TB12 101: Strength and Conditioning Training
In recent years, extreme strength and conditioning programs (ECPs) have grown in popularity. From high-intensity interval training (HIIT) to cross-training, these programs find themselves on every “Top Fitness Trends” article, but often, where these specialty gyms and programs fall short is in their functionality.
Extreme strength and conditioning programs are a great way to get in shape, increase muscle definition, and lose weight, but some involve a disproportionate risk of injury stemming from a focus on high-load strength training and high-intensity cardio work while lacking an emphasis on a balanced lifestyle.
At TB12, we train functionally to improve our ability to perform acts of daily life. If you are a HIITer or cross-trainer, you could greatly benefit from adopting some of our beliefs into your current training regime.
If you are doing high-intensity, high-load workouts, you are quickly wearing down your muscles, causing soreness and stiffness, while making your body more susceptible to injury. To help prevent this, start incorporating pliability work into your routine. Pliability work using a vibrating foam roller will help your muscles absorb and disperse the forces you’re putting your body through, maximizing your performance and lowering your risk of injury.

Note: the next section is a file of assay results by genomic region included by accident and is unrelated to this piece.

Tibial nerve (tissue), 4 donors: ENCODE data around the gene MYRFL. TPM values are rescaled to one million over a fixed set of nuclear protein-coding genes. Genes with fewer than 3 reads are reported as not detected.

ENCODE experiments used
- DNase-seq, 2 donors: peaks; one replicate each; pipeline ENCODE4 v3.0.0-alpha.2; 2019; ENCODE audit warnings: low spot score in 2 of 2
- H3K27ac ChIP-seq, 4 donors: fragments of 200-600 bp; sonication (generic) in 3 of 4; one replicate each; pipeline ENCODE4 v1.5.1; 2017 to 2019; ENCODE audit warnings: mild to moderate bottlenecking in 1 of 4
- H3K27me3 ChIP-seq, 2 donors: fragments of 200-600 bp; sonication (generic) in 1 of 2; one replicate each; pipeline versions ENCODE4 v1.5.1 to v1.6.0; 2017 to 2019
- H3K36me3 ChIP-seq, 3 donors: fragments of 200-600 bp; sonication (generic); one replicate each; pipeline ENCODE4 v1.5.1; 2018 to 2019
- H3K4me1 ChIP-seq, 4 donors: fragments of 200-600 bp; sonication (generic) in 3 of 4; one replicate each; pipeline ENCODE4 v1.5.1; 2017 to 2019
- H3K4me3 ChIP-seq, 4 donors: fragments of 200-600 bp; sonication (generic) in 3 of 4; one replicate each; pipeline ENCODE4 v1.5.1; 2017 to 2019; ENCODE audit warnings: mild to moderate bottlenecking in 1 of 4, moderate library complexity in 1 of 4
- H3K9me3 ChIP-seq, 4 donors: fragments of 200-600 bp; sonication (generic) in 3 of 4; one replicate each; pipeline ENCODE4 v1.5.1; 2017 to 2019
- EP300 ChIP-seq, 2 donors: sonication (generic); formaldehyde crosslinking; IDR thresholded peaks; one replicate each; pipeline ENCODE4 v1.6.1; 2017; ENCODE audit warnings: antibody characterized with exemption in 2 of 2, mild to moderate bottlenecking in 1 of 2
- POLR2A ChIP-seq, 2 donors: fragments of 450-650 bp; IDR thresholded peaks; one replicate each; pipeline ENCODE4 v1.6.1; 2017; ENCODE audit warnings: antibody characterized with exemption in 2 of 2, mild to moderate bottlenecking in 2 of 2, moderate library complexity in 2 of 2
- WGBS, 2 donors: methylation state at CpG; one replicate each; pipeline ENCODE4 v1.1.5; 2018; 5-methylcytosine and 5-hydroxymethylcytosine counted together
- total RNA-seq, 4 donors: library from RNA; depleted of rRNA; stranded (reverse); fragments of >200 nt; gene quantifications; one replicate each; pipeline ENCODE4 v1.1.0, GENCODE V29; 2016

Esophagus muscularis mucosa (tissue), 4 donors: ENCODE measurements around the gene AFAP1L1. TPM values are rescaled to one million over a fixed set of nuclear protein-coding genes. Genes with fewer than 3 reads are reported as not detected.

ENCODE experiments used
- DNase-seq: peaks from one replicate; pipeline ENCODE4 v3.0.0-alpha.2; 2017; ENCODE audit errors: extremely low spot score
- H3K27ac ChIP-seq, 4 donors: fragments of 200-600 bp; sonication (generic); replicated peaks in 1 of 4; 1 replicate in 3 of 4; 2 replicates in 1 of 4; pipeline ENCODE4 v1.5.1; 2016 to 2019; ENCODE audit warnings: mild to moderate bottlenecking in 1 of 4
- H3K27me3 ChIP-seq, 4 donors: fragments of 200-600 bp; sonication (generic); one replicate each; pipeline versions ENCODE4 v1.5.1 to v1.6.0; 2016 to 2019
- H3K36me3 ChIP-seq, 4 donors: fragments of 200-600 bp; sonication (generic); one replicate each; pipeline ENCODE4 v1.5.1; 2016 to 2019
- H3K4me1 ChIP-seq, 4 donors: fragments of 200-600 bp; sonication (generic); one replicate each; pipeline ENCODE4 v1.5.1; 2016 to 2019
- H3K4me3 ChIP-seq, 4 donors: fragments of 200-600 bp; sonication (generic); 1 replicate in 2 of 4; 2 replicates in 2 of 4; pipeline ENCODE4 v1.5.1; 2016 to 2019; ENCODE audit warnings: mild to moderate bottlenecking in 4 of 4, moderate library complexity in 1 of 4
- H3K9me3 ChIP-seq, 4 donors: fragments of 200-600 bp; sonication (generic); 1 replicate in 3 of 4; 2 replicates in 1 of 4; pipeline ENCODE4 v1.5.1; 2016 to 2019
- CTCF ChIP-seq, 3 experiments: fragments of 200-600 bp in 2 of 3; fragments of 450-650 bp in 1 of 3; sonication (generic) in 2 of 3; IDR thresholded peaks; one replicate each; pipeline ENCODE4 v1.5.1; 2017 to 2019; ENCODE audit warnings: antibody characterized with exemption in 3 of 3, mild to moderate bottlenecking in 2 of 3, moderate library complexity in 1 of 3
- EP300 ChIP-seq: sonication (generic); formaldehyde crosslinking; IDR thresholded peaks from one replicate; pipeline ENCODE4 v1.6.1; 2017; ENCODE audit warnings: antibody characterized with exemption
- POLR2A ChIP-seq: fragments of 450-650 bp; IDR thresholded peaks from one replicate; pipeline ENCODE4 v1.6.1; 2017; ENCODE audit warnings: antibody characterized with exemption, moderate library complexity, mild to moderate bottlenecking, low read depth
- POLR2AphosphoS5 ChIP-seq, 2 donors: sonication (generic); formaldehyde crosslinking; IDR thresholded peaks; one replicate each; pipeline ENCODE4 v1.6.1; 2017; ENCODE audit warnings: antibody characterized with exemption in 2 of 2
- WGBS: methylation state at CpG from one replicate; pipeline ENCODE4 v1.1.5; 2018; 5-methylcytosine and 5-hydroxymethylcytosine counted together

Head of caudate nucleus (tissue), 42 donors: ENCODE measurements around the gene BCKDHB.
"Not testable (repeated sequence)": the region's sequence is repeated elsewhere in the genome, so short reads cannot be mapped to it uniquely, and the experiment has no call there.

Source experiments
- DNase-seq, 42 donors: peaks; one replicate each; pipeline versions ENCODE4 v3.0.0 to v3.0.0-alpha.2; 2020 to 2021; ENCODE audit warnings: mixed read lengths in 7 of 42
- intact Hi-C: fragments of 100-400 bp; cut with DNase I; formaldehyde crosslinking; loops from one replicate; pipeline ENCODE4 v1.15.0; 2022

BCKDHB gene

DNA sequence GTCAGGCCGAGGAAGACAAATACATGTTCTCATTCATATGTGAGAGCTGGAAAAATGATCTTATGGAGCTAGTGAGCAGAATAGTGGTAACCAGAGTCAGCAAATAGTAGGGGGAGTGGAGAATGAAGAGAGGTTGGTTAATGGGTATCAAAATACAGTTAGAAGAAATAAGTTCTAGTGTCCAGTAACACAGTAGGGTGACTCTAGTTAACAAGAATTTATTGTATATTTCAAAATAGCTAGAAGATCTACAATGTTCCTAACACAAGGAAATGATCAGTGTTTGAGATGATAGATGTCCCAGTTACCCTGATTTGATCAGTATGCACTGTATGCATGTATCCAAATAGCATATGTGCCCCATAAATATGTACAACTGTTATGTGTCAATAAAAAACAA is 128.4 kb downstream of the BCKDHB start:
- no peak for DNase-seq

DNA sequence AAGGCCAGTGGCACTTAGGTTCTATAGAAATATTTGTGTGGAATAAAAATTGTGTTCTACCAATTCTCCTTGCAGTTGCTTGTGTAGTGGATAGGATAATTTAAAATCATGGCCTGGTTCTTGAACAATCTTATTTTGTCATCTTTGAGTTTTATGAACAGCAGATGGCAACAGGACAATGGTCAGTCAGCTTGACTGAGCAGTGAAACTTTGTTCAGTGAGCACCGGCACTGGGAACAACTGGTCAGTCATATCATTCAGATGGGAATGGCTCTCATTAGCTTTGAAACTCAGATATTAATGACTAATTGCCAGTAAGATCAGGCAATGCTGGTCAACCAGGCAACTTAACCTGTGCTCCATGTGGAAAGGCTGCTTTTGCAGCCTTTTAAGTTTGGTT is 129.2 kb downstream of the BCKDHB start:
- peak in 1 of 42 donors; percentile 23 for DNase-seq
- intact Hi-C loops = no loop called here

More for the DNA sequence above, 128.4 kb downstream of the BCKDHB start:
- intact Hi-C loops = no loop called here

NOURISH THE RIGHT WAY
If you strength train, it’s likely you eat a lot of protein, but it’s important to remember not to rely solely on meat and dairy for your daily protein consumption. Focus, instead, on eating fresh fruits and vegetables with occasional hormone-free, antibiotic-free lean meats. There are plenty of non-animal based protein sources — like protein powder, tree nuts, seeds, and pulses — to keep you strong and building muscle.
Ultimately, nutrition is all about balance and moderation. Just like working out, some things will help your body more than others, because everyone’s body is unique. So find what balance fuels your body the best.
WEIGHTS AND BANDS
Also, consider incorporating resistance bands into your training. Band workouts don’t have to replace your weight training — they should complement your weight training. A balance of weights and bands will help you build strength, while also training functionally. Functional fitness also improves your ability to perform day-to-day activities rather than just improving your ability to do specific gym exercises. Bands also allow you to turn anywhere into your gym — so if you’re on the road, you can maintain your strength.
Just by starting to implement some of these training tips, you can bring balance your workouts while staying strong — so you won’t just be fit, you’ll be functionally fit.